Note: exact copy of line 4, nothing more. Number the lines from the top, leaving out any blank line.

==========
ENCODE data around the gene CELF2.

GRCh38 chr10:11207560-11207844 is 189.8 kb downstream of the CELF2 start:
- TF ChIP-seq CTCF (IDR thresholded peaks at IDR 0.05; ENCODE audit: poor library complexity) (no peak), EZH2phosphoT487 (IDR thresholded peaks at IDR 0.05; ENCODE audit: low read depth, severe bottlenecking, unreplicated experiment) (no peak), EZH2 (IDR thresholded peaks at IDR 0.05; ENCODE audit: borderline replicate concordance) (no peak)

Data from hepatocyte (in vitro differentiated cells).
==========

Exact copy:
Data from hepatocyte (in vitro differentiated cells).